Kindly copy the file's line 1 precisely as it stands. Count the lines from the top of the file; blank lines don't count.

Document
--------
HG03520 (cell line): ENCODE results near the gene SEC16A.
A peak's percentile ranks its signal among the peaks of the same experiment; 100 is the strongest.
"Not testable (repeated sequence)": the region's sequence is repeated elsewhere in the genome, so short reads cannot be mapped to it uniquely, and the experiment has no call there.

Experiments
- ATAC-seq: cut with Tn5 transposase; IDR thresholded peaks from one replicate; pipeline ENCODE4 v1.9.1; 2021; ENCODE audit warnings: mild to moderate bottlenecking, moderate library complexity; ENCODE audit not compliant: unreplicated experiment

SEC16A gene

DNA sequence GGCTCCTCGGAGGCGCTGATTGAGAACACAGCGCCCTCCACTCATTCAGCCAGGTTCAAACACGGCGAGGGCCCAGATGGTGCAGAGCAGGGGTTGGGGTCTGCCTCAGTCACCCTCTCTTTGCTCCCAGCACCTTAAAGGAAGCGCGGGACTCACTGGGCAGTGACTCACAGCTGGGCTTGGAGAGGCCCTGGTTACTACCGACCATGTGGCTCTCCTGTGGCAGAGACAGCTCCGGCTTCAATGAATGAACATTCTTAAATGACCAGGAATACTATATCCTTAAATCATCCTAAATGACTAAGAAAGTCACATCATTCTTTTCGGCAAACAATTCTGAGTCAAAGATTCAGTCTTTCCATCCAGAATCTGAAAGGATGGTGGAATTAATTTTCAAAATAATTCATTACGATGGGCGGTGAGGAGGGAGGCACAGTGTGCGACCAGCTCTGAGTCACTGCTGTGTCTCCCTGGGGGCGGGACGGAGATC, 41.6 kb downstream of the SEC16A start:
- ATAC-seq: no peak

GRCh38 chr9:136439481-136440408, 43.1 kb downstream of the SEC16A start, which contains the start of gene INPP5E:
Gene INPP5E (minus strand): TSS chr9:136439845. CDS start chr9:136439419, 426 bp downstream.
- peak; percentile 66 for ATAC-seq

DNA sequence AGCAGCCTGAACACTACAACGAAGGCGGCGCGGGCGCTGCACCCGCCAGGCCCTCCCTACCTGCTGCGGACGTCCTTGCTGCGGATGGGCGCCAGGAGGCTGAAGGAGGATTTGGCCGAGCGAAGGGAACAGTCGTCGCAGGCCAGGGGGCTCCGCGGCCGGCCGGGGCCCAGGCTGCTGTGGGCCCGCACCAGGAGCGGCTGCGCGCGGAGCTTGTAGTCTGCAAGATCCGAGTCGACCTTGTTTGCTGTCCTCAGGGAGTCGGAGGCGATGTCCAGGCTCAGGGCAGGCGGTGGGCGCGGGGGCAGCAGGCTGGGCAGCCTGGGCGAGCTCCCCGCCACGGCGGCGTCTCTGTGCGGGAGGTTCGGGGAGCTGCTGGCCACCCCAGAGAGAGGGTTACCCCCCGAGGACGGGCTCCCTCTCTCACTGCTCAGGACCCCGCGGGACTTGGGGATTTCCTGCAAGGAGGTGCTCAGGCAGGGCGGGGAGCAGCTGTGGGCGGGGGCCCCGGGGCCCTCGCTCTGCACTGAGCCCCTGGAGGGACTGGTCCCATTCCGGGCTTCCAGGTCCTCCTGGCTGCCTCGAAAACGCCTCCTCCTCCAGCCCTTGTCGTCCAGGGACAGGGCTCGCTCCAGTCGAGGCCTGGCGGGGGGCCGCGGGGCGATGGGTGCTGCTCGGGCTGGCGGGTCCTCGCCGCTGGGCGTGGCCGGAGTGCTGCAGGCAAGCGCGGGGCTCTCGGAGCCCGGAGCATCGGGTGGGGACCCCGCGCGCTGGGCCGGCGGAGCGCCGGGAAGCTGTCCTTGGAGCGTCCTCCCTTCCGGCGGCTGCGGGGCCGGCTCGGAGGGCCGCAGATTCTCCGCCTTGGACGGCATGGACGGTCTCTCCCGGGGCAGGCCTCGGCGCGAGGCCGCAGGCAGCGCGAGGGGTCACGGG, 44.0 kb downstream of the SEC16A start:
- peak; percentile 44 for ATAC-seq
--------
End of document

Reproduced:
HG03520 (cell line): ENCODE results near the gene SEC16A.